The Benefits of Assigning Case Managers to Individuals with Diabetes
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Running head: THE BENEFITS OF ASSIGNING CASE MANAGERS The Benefits of Assigning Case Managers to Individuals with Diabetes Denise White Florida Atlantic University Teresa Barret, MSN, ARNP NUR3160 April 15, 2009 There are many illnesses and diseases causing people to have a poor quality of life. Diseases such as diabetes (type I and II), are increasing in alarming numbers due to poor management by both healthcare teams and patients. According to Wikipedia (2009), the role of case manager was implemented to help coordinate a patient’s care to both improve continuity and quality of care.
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Assigning case managers to individuals with diabetes significantly reduce emergency room visits, blood sugar levels, and secondary complications from diabetes. Case management nursing evolved in the mid-1980s as a way of managing health care costs and patient length of stay. Case management is multifaceted and is best defined as a procedure to plan, seek, and monitor services for different social agencies and staff on behalf of a patient (Wikipedia, 2009). The following summarizes Chitty and Black’s view on the functions of case manager: A case manager is an individual who assess, plans, facilitate, and is an advocate for the patient.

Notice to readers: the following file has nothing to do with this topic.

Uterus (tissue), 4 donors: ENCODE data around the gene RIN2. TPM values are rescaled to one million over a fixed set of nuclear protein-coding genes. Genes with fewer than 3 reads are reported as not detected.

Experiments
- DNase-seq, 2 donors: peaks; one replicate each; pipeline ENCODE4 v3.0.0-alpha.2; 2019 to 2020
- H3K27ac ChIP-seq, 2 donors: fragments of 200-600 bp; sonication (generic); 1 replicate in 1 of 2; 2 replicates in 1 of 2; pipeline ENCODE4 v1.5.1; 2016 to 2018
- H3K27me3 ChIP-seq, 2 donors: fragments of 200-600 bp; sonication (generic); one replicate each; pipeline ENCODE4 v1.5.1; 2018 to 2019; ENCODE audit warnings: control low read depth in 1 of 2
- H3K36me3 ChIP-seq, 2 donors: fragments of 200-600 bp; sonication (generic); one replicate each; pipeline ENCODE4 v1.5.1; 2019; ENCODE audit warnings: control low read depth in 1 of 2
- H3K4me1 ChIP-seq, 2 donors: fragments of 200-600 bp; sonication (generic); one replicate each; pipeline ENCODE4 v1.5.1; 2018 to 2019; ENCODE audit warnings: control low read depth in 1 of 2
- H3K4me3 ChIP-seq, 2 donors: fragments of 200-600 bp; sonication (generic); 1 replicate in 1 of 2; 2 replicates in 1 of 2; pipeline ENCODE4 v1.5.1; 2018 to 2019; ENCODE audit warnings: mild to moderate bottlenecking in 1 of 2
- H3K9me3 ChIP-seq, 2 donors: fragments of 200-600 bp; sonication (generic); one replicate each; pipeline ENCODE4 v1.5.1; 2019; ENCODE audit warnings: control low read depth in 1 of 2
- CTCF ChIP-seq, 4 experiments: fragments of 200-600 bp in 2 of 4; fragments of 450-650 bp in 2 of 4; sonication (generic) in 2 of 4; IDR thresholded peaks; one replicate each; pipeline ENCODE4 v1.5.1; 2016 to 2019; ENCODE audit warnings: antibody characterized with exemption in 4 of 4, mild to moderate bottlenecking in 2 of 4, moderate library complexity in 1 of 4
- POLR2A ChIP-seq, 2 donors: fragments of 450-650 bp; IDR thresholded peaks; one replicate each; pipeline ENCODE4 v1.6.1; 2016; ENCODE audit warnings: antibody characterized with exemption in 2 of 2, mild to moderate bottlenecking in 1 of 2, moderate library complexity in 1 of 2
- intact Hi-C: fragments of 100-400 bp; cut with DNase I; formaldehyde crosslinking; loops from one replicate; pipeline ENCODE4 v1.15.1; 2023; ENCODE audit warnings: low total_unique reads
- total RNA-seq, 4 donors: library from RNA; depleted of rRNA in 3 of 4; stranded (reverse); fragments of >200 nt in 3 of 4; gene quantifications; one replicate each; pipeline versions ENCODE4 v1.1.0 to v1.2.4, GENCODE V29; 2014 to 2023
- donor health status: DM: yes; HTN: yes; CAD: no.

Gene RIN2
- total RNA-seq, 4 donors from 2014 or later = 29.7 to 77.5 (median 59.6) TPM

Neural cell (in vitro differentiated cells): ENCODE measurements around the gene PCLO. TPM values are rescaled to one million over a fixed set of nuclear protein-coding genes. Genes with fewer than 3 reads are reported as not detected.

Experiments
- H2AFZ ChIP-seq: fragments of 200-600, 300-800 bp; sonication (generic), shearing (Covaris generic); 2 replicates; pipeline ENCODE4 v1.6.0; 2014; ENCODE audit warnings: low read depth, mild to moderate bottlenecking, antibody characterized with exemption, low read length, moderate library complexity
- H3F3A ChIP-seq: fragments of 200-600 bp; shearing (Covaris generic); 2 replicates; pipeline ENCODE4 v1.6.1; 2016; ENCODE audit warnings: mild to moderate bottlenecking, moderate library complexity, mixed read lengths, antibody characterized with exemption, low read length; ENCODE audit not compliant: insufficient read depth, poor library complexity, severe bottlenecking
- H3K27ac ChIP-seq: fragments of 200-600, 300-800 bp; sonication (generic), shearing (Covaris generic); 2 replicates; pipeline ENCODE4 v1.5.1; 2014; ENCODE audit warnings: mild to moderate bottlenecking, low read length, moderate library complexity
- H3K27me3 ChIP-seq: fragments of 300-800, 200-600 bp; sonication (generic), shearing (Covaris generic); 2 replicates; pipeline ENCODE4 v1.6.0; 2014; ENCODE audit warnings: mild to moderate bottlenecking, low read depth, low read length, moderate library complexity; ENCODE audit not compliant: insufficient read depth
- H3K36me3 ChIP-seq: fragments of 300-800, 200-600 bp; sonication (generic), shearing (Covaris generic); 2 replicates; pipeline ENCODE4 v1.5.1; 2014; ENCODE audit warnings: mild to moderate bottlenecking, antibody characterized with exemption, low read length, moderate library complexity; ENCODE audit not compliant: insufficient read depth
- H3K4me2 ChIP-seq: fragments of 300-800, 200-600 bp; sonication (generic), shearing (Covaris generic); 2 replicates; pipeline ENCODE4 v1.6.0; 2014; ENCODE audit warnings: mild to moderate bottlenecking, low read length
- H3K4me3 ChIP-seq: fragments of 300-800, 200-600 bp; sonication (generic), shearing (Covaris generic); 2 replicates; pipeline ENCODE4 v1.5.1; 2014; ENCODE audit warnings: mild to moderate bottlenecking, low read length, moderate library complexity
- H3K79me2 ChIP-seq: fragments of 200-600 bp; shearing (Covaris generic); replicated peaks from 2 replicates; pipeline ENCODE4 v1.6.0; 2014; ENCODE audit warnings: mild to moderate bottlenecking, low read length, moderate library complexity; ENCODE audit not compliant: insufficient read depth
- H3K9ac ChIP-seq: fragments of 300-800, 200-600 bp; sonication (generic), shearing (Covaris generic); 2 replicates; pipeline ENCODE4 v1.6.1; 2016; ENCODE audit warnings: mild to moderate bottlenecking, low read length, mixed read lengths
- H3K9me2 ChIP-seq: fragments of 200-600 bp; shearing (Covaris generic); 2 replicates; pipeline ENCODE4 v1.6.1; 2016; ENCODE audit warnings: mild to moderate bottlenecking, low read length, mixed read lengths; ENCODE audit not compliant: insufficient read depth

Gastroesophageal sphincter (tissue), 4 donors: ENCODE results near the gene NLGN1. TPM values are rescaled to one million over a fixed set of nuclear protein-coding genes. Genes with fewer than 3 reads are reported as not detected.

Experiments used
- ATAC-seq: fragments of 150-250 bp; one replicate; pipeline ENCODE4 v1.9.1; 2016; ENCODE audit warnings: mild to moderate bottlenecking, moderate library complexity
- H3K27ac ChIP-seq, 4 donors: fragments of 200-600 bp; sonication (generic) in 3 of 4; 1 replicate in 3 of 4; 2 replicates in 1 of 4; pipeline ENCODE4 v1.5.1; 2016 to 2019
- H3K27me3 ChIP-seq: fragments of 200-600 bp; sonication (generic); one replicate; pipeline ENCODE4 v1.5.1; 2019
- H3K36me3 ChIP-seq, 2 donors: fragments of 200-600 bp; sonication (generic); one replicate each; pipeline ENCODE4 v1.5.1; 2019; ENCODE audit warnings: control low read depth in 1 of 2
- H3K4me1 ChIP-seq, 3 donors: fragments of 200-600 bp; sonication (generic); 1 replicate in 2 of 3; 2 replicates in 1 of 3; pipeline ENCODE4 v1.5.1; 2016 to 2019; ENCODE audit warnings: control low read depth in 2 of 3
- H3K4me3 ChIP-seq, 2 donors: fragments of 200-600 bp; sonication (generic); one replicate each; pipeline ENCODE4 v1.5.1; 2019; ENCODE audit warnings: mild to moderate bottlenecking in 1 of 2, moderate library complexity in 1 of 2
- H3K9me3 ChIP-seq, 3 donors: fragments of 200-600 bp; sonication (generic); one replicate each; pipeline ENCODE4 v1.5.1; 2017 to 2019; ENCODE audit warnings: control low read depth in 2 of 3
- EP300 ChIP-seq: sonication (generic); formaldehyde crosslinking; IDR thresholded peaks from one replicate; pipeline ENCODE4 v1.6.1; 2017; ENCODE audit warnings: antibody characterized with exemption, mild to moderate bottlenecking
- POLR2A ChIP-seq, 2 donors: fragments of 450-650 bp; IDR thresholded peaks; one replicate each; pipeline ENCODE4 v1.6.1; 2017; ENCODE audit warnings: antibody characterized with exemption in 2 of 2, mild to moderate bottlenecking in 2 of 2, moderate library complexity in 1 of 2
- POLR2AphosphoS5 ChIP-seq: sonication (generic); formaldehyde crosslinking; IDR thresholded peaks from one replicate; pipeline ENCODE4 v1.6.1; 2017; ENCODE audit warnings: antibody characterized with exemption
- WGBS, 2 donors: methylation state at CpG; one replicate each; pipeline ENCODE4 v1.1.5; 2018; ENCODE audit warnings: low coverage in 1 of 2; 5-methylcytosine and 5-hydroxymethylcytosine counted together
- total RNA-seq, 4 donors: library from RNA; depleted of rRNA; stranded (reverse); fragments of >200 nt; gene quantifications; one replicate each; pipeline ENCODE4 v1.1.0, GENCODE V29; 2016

This involves gathering information from patient and family members about condition, planning to enhance outcomes and reduce payer’s liability, facilitating communication among all parties involved, and advocating for patient’s individualized needs. (Chitty & Black, 2007, pp. 368) An important tool that makes case management successful in helping patients achieve the highest quality of living is the use of evidence-based practice. According to Chitty & Black, (as cited in Cope, 2003, p. 97), evidence-based practice (EBP) means using the best available research findings “to make clinical decisions that are most effective and beneficial or patients”. In a Baltimore emergency room (ER), a study was conducted to assess what effect, if any, would assigning case managers to diabetic patients have on reducing the number of visits to the ER. During the study, the case manager worked with 100 randomly selected patients over an eighteen-month time span. Half of the patients received minimal care in which they were reminded every six months about preventative screenings and the other half received individualized care that included a yearly clinic visit.